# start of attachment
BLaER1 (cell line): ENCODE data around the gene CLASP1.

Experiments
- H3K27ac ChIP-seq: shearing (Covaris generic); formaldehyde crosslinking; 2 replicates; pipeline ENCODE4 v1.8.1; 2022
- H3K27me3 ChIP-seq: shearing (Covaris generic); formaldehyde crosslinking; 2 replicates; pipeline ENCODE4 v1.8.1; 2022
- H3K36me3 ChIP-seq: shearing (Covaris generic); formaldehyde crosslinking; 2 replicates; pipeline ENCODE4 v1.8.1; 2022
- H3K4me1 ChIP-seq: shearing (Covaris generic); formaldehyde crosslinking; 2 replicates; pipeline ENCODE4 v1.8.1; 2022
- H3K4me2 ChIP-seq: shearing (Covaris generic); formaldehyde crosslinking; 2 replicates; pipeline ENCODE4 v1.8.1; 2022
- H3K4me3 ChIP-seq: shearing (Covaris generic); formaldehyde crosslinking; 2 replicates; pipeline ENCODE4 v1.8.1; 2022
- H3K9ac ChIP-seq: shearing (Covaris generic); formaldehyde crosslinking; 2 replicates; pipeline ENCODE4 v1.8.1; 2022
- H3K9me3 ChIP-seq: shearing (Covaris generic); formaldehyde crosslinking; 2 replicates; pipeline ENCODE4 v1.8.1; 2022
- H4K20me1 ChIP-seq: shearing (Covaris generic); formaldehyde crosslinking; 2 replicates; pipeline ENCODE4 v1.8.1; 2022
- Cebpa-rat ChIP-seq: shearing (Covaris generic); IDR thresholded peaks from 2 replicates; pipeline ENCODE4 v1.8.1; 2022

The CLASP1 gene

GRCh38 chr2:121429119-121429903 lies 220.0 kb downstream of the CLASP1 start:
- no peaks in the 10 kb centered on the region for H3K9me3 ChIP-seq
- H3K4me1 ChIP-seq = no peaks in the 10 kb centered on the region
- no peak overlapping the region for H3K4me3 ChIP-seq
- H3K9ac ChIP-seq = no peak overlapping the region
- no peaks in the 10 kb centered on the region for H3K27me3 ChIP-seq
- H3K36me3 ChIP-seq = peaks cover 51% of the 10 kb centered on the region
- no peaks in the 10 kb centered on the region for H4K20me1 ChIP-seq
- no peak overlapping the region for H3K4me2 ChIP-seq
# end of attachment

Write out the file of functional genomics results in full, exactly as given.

BLaER1 (cell line): ENCODE data around the gene CLASP1.

Experiments
- H3K27ac ChIP-seq: shearing (Covaris generic); formaldehyde crosslinking; 2 replicates; pipeline ENCODE4 v1.8.1; 2022
- H3K27me3 ChIP-seq: shearing (Covaris generic); formaldehyde crosslinking; 2 replicates; pipeline ENCODE4 v1.8.1; 2022
- H3K36me3 ChIP-seq: shearing (Covaris generic); formaldehyde crosslinking; 2 replicates; pipeline ENCODE4 v1.8.1; 2022
- H3K4me1 ChIP-seq: shearing (Covaris generic); formaldehyde crosslinking; 2 replicates; pipeline ENCODE4 v1.8.1; 2022
- H3K4me2 ChIP-seq: shearing (Covaris generic); formaldehyde crosslinking; 2 replicates; pipeline ENCODE4 v1.8.1; 2022
- H3K4me3 ChIP-seq: shearing (Covaris generic); formaldehyde crosslinking; 2 replicates; pipeline ENCODE4 v1.8.1; 2022
- H3K9ac ChIP-seq: shearing (Covaris generic); formaldehyde crosslinking; 2 replicates; pipeline ENCODE4 v1.8.1; 2022
- H3K9me3 ChIP-seq: shearing (Covaris generic); formaldehyde crosslinking; 2 replicates; pipeline ENCODE4 v1.8.1; 2022
- H4K20me1 ChIP-seq: shearing (Covaris generic); formaldehyde crosslinking; 2 replicates; pipeline ENCODE4 v1.8.1; 2022
- Cebpa-rat ChIP-seq: shearing (Covaris generic); IDR thresholded peaks from 2 replicates; pipeline ENCODE4 v1.8.1; 2022

The CLASP1 gene

GRCh38 chr2:121429119-121429903 lies 220.0 kb downstream of the CLASP1 start:
- no peaks in the 10 kb centered on the region for H3K9me3 ChIP-seq
- H3K4me1 ChIP-seq = no peaks in the 10 kb centered on the region
- no peak overlapping the region for H3K4me3 ChIP-seq
- H3K9ac ChIP-seq = no peak overlapping the region
- no peaks in the 10 kb centered on the region for H3K27me3 ChIP-seq
- H3K36me3 ChIP-seq = peaks cover 51% of the 10 kb centered on the region
- no peaks in the 10 kb centered on the region for H4K20me1 ChIP-seq
- no peak overlapping the region for H3K4me2 ChIP-seq